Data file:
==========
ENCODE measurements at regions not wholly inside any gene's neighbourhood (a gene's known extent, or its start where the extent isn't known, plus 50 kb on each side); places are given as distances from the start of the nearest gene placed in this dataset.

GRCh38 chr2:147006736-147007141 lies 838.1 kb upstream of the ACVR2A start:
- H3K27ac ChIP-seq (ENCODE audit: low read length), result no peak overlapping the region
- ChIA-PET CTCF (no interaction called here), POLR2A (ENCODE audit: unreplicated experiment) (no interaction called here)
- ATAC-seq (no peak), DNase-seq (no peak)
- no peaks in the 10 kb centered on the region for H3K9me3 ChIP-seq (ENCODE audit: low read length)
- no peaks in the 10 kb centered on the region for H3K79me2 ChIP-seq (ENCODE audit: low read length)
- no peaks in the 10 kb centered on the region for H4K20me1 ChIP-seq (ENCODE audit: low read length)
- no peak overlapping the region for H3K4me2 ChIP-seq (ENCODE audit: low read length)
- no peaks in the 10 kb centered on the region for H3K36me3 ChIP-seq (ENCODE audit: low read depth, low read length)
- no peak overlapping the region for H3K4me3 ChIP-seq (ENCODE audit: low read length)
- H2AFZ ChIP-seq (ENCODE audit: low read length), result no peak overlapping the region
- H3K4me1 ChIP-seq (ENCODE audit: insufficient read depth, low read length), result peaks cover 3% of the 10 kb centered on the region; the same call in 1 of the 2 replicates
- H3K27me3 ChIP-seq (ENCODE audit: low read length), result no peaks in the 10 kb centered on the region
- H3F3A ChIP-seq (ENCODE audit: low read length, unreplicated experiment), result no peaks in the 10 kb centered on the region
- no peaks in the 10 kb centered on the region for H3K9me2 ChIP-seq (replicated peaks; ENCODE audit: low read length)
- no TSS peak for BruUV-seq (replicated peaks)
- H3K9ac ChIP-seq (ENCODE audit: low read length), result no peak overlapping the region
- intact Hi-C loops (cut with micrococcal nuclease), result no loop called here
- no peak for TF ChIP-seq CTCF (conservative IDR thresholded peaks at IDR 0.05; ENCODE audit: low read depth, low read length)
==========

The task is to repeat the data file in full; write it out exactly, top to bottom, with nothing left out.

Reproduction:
ENCODE measurements at regions not wholly inside any gene's neighbourhood (a gene's known extent, or its start where the extent isn't known, plus 50 kb on each side); places are given as distances from the start of the nearest gene placed in this dataset.

GRCh38 chr2:147006736-147007141 lies 838.1 kb upstream of the ACVR2A start:
- H3K27ac ChIP-seq (ENCODE audit: low read length), result no peak overlapping the region
- ChIA-PET CTCF (no interaction called here), POLR2A (ENCODE audit: unreplicated experiment) (no interaction called here)
- ATAC-seq (no peak), DNase-seq (no peak)
- no peaks in the 10 kb centered on the region for H3K9me3 ChIP-seq (ENCODE audit: low read length)
- no peaks in the 10 kb centered on the region for H3K79me2 ChIP-seq (ENCODE audit: low read length)
- no peaks in the 10 kb centered on the region for H4K20me1 ChIP-seq (ENCODE audit: low read length)
- no peak overlapping the region for H3K4me2 ChIP-seq (ENCODE audit: low read length)
- no peaks in the 10 kb centered on the region for H3K36me3 ChIP-seq (ENCODE audit: low read depth, low read length)
- no peak overlapping the region for H3K4me3 ChIP-seq (ENCODE audit: low read length)
- H2AFZ ChIP-seq (ENCODE audit: low read length), result no peak overlapping the region
- H3K4me1 ChIP-seq (ENCODE audit: insufficient read depth, low read length), result peaks cover 3% of the 10 kb centered on the region; the same call in 1 of the 2 replicates
- H3K27me3 ChIP-seq (ENCODE audit: low read length), result no peaks in the 10 kb centered on the region
- H3F3A ChIP-seq (ENCODE audit: low read length, unreplicated experiment), result no peaks in the 10 kb centered on the region
- no peaks in the 10 kb centered on the region for H3K9me2 ChIP-seq (replicated peaks; ENCODE audit: low read length)
- no TSS peak for BruUV-seq (replicated peaks)
- H3K9ac ChIP-seq (ENCODE audit: low read length), result no peak overlapping the region
- intact Hi-C loops (cut with micrococcal nuclease), result no loop called here
- no peak for TF ChIP-seq CTCF (conservative IDR thresholded peaks at IDR 0.05; ENCODE audit: low read depth, low read length)